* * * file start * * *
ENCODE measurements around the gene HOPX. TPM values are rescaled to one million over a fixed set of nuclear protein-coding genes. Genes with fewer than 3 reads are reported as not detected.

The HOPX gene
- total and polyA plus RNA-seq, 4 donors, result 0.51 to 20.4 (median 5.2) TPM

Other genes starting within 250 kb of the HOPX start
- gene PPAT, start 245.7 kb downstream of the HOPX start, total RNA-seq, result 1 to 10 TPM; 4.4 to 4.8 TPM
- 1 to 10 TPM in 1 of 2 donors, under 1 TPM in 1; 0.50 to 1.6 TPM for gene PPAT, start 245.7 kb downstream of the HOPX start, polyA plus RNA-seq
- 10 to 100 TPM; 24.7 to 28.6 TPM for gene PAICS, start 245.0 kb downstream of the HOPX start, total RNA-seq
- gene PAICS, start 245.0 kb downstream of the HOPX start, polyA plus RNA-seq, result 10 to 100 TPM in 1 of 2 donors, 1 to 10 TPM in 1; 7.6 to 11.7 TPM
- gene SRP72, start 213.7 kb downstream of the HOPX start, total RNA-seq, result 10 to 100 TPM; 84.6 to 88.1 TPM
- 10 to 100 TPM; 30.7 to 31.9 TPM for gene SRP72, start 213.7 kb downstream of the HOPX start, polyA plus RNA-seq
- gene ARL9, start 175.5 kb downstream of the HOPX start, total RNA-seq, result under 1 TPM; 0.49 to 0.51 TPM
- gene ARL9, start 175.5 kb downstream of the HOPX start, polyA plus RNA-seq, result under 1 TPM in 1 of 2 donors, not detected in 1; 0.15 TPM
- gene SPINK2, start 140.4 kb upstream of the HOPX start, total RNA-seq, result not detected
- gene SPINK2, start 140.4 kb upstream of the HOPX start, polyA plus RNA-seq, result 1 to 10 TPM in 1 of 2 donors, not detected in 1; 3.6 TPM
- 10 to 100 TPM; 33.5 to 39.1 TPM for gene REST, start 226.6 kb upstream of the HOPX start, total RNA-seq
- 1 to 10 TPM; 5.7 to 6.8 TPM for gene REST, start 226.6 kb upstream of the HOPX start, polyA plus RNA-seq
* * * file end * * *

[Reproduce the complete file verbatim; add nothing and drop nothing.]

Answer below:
ENCODE measurements around the gene HOPX. TPM values are rescaled to one million over a fixed set of nuclear protein-coding genes. Genes with fewer than 3 reads are reported as not detected.

The HOPX gene
- total and polyA plus RNA-seq, 4 donors, result 0.51 to 20.4 (median 5.2) TPM

Other genes starting within 250 kb of the HOPX start
- gene PPAT, start 245.7 kb downstream of the HOPX start, total RNA-seq, result 1 to 10 TPM; 4.4 to 4.8 TPM
- 1 to 10 TPM in 1 of 2 donors, under 1 TPM in 1; 0.50 to 1.6 TPM for gene PPAT, start 245.7 kb downstream of the HOPX start, polyA plus RNA-seq
- 10 to 100 TPM; 24.7 to 28.6 TPM for gene PAICS, start 245.0 kb downstream of the HOPX start, total RNA-seq
- gene PAICS, start 245.0 kb downstream of the HOPX start, polyA plus RNA-seq, result 10 to 100 TPM in 1 of 2 donors, 1 to 10 TPM in 1; 7.6 to 11.7 TPM
- gene SRP72, start 213.7 kb downstream of the HOPX start, total RNA-seq, result 10 to 100 TPM; 84.6 to 88.1 TPM
- 10 to 100 TPM; 30.7 to 31.9 TPM for gene SRP72, start 213.7 kb downstream of the HOPX start, polyA plus RNA-seq
- gene ARL9, start 175.5 kb downstream of the HOPX start, total RNA-seq, result under 1 TPM; 0.49 to 0.51 TPM
- gene ARL9, start 175.5 kb downstream of the HOPX start, polyA plus RNA-seq, result under 1 TPM in 1 of 2 donors, not detected in 1; 0.15 TPM
- gene SPINK2, start 140.4 kb upstream of the HOPX start, total RNA-seq, result not detected
- gene SPINK2, start 140.4 kb upstream of the HOPX start, polyA plus RNA-seq, result 1 to 10 TPM in 1 of 2 donors, not detected in 1; 3.6 TPM
- 10 to 100 TPM; 33.5 to 39.1 TPM for gene REST, start 226.6 kb upstream of the HOPX start, total RNA-seq
- 1 to 10 TPM; 5.7 to 6.8 TPM for gene REST, start 226.6 kb upstream of the HOPX start, polyA plus RNA-seq